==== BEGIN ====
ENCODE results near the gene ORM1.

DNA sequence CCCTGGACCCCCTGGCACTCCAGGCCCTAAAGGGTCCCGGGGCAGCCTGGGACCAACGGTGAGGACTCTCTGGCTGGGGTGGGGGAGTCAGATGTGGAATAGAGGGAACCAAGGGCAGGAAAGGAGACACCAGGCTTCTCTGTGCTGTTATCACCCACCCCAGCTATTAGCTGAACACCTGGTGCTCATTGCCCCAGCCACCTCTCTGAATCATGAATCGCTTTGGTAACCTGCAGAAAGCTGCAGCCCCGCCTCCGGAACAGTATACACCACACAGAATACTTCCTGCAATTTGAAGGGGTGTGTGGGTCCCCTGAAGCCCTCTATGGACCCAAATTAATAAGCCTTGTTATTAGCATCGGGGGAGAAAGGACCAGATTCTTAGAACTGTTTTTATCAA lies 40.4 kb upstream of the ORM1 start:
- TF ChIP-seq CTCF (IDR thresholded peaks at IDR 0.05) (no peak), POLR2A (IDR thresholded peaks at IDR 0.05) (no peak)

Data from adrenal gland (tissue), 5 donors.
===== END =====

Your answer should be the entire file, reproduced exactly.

ENCODE results near the gene ORM1.

DNA sequence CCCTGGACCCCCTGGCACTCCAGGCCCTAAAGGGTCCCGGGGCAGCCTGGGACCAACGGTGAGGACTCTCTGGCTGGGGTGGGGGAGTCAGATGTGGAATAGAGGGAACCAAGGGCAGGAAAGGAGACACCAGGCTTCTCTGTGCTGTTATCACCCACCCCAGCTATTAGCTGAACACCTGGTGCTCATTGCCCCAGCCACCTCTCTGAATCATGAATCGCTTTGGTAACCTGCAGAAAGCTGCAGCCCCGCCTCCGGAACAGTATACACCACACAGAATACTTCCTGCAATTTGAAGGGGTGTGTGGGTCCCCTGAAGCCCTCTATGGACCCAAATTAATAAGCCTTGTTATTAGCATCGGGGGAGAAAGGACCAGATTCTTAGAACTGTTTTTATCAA lies 40.4 kb upstream of the ORM1 start:
- TF ChIP-seq CTCF (IDR thresholded peaks at IDR 0.05) (no peak), POLR2A (IDR thresholded peaks at IDR 0.05) (no peak)

Data from adrenal gland (tissue), 5 donors.